Gerry Alanguilan: The Wasted Interview
November 2000
Updated February 2002

Gerry Alanguilan is a friend of mine, I must admit. But when a local paper asked me to interview him about his comic book Wasted, I didn't exactly jump at the chance. I knew him during the time he was writing it, and it wasn't a Gerry that I was eager to revisit.  But as his friend, I knew I would be able to ask him questions other people may be hesitant to ask.  Besides, I hadn't visited him in a while and knowing him, he'd most likely cook something, or if he's feeling lazy, just order something from Domino's. In any case, I was looking forward to this interview.


Gabriel Banaag: So, how are you doing today?
Gerry Alanguilan: Just great. Getting fat. You?
GB: You know me. Well, let's start this thing. Before anything else though, there is a question that I've always wanted to ask you. Why Comics?
Gerry A.: Whoah! I didn't expect that one. Hmmm. You know, I really don't know. I just like comics, I guess. I like looking at drawings, and I like to read. Comics just seem perfect for me in that case. I've read them all my life, I realize. And I suppose it shouldn't surprise me that I would eventually do them myself.
GB: When did you realize that you wanted to do comics yourself? Since the beginning?
Gerry A.: I was drawing even before I started reading comics. But at the time it was more like play than anything. I was drawing all these little comic strips at the back of my notebooks at school. It featured all kinds of characters like this orphan Ricky Anderson, which was inspired from the anime Remi, the Orphan Boy. I also drew further adventures of Tintin where Captain Haddock would turn into the HULK whenever he drank whiskey.
GB: Wow, you never showed me THAT one. Must have been hilarious.
Gerry A. It was TERRIBLE. ha!ha! They're tucked away somewhere in my cabinet.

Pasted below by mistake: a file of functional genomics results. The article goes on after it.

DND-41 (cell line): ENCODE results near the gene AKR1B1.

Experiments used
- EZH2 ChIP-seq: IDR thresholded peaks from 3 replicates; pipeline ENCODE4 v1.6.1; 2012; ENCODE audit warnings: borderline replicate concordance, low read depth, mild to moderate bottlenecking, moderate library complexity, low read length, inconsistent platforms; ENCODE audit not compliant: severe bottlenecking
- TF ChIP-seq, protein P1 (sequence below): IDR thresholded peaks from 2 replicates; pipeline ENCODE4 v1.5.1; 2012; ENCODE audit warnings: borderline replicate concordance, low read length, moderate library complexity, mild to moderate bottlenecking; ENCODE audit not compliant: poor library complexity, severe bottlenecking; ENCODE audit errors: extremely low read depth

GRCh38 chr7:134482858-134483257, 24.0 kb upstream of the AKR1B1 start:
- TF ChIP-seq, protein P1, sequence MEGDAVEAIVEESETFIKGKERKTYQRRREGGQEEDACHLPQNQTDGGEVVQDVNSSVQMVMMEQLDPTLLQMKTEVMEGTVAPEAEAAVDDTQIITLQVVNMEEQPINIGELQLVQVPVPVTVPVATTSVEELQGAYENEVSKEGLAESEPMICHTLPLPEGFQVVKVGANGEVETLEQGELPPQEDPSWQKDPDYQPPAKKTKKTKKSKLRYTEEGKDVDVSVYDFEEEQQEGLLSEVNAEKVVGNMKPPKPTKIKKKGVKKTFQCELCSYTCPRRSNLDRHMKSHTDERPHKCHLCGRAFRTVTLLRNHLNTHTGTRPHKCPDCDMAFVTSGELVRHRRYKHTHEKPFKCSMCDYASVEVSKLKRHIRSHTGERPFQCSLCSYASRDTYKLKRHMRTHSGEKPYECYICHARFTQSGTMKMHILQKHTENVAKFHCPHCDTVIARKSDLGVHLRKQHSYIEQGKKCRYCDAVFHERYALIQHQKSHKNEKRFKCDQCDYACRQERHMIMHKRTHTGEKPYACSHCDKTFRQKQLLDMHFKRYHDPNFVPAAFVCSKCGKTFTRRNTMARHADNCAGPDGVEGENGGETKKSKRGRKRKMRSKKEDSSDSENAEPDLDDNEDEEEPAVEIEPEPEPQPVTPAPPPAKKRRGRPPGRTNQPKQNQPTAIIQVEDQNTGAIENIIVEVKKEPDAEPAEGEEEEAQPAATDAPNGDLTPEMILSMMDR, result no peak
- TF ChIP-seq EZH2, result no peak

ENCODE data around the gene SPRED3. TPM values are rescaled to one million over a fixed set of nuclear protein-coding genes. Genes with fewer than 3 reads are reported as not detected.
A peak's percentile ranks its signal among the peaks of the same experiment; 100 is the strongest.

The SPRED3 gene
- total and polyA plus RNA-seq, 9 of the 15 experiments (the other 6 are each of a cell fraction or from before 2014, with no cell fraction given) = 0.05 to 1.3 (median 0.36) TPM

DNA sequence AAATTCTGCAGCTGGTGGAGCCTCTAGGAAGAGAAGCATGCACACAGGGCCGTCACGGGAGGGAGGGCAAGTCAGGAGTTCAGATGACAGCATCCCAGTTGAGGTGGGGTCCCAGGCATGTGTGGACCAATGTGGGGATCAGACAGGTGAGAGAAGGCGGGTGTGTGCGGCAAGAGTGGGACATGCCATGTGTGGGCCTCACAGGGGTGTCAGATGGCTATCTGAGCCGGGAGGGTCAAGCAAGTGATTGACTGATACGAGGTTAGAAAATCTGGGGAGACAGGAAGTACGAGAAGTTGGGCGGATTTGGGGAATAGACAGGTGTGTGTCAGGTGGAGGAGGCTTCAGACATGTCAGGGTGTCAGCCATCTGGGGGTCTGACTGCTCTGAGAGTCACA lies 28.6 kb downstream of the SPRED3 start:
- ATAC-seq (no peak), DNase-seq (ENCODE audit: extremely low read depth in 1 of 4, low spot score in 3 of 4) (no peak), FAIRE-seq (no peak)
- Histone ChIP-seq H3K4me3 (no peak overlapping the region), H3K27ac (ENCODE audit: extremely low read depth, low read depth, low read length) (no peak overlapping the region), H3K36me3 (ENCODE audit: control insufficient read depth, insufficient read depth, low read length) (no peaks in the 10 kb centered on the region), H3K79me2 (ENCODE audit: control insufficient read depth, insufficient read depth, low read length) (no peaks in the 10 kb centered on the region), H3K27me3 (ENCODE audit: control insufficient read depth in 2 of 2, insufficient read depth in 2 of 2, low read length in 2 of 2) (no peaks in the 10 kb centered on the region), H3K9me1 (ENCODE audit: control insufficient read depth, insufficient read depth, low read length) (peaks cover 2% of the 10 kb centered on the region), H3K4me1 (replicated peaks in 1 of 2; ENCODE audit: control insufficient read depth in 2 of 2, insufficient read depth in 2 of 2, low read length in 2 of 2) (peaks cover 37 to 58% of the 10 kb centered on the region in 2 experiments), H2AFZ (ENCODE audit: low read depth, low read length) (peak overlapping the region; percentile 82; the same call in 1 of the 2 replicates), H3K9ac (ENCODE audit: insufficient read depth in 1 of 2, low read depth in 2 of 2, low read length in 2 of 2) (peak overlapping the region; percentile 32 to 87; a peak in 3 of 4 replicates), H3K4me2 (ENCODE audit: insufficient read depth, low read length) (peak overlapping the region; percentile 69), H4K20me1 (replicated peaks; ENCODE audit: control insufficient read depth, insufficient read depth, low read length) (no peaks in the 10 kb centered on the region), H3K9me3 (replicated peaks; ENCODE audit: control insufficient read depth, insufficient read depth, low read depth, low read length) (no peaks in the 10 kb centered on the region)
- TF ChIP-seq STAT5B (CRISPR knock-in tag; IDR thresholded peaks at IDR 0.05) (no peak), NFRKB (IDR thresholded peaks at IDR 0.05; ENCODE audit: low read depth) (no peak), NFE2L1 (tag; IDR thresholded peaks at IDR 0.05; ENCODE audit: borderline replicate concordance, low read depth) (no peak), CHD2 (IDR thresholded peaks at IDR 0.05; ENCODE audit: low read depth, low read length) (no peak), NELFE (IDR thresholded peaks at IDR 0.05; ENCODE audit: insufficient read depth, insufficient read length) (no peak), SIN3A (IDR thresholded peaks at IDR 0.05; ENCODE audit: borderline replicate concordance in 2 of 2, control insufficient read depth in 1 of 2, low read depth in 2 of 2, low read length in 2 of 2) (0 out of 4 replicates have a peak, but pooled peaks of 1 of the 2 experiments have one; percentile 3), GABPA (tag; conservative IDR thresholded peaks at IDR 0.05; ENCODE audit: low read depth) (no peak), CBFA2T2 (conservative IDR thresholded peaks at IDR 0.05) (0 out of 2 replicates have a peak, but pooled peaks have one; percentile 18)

GB: Please continue.
Gerry A. Ok. I pretty much carried on that way even in college when I was taking up Architecture. I wanted to take Fine Arts, but my folks wanted me to take Archi. I relented, thinking architecture was an art as well, and I thought it didn't have much math. Boy, was I mistaken! That course had  a TON of math. Anyway, it was at this time that I rediscovered the X-Men via a compilation of the Dark Phoenix Saga. I had been reading the X-Men as a kid, but as soon as I stepped into High School I gave it up, thinking that I was too old for it. Boy, was I wrong LOTS of times. Anyway, my brother brought this compilation home and it's pretty much not an exaggeration when I say that it literally changed my life.

The Dark Phoenix Saga
Chris Claremont, John Byrne, Terry Austin.
Copyright @ Marvel Comics
It was probably the best superhero story I have ever read. It's STILL the best superhero story I have ever read. And I've read a lot. Some other people would put Watchmen at that spot. I mean, I have read Watchmen and I'm a big Alan Moore fan, but nothing really beats something that you grew up on. And the Dark Phoenix Saga connected with me on a very deep emotional level that other comics have not been able to do. Those three creators, Chris Claremont, John Byrne and Terry Austin were at their very prime. I mean, Byrne's art really blew me away.